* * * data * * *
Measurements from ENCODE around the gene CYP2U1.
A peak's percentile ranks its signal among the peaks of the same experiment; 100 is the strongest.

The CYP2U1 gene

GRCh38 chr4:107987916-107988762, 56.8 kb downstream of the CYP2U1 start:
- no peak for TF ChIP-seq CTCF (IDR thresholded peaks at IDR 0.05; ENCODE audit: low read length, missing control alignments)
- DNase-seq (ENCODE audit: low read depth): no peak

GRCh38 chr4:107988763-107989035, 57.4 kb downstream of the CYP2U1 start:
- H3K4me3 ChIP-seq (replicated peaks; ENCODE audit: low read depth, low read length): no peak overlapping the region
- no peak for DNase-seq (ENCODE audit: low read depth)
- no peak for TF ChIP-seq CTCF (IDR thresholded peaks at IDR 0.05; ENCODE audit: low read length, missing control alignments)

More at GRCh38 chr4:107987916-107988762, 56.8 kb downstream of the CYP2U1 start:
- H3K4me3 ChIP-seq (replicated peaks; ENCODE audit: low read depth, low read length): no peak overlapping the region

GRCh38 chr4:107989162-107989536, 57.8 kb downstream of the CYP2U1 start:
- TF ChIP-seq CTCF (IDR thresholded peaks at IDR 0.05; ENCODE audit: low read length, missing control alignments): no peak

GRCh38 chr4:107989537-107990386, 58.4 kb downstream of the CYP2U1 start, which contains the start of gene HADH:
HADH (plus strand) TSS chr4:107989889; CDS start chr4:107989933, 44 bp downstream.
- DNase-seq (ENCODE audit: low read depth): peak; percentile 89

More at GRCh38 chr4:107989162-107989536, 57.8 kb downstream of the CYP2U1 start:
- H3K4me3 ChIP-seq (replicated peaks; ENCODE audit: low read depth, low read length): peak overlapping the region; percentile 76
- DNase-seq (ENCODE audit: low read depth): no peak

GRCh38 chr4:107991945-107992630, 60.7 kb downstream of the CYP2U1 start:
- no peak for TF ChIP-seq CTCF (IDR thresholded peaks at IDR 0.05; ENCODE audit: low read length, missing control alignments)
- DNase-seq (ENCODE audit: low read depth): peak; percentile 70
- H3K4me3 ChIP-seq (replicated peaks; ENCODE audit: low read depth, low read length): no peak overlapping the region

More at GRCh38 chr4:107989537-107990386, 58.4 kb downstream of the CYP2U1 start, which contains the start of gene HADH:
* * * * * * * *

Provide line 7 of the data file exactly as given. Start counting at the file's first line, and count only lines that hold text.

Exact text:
GRCh38 chr4:107988763-107989035, 57.4 kb downstream of the CYP2U1 start: